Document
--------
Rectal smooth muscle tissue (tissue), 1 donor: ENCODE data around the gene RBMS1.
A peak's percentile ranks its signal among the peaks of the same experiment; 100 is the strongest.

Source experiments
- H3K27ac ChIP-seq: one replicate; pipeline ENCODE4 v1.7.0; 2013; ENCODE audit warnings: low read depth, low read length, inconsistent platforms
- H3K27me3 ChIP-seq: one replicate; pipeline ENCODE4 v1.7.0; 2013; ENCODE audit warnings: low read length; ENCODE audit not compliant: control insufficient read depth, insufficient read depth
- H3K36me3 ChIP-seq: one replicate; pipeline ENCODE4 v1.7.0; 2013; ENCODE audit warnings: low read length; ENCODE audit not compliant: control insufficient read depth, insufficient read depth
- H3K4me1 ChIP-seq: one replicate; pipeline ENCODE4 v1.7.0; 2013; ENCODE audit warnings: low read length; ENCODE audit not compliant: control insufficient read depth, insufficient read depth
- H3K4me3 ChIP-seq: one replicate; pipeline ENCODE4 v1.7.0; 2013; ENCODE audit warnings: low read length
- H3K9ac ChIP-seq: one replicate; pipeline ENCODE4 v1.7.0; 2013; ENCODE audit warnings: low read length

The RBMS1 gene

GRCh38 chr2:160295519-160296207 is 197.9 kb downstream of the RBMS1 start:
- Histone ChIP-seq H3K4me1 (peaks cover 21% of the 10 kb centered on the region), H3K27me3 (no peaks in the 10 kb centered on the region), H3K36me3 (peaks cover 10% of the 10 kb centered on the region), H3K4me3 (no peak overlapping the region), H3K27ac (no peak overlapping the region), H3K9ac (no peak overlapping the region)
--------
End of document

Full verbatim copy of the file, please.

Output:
Rectal smooth muscle tissue (tissue), 1 donor: ENCODE data around the gene RBMS1.
A peak's percentile ranks its signal among the peaks of the same experiment; 100 is the strongest.

Source experiments
- H3K27ac ChIP-seq: one replicate; pipeline ENCODE4 v1.7.0; 2013; ENCODE audit warnings: low read depth, low read length, inconsistent platforms
- H3K27me3 ChIP-seq: one replicate; pipeline ENCODE4 v1.7.0; 2013; ENCODE audit warnings: low read length; ENCODE audit not compliant: control insufficient read depth, insufficient read depth
- H3K36me3 ChIP-seq: one replicate; pipeline ENCODE4 v1.7.0; 2013; ENCODE audit warnings: low read length; ENCODE audit not compliant: control insufficient read depth, insufficient read depth
- H3K4me1 ChIP-seq: one replicate; pipeline ENCODE4 v1.7.0; 2013; ENCODE audit warnings: low read length; ENCODE audit not compliant: control insufficient read depth, insufficient read depth
- H3K4me3 ChIP-seq: one replicate; pipeline ENCODE4 v1.7.0; 2013; ENCODE audit warnings: low read length
- H3K9ac ChIP-seq: one replicate; pipeline ENCODE4 v1.7.0; 2013; ENCODE audit warnings: low read length

The RBMS1 gene

GRCh38 chr2:160295519-160296207 is 197.9 kb downstream of the RBMS1 start:
- Histone ChIP-seq H3K4me1 (peaks cover 21% of the 10 kb centered on the region), H3K27me3 (no peaks in the 10 kb centered on the region), H3K36me3 (peaks cover 10% of the 10 kb centered on the region), H3K4me3 (no peak overlapping the region), H3K27ac (no peak overlapping the region), H3K9ac (no peak overlapping the region)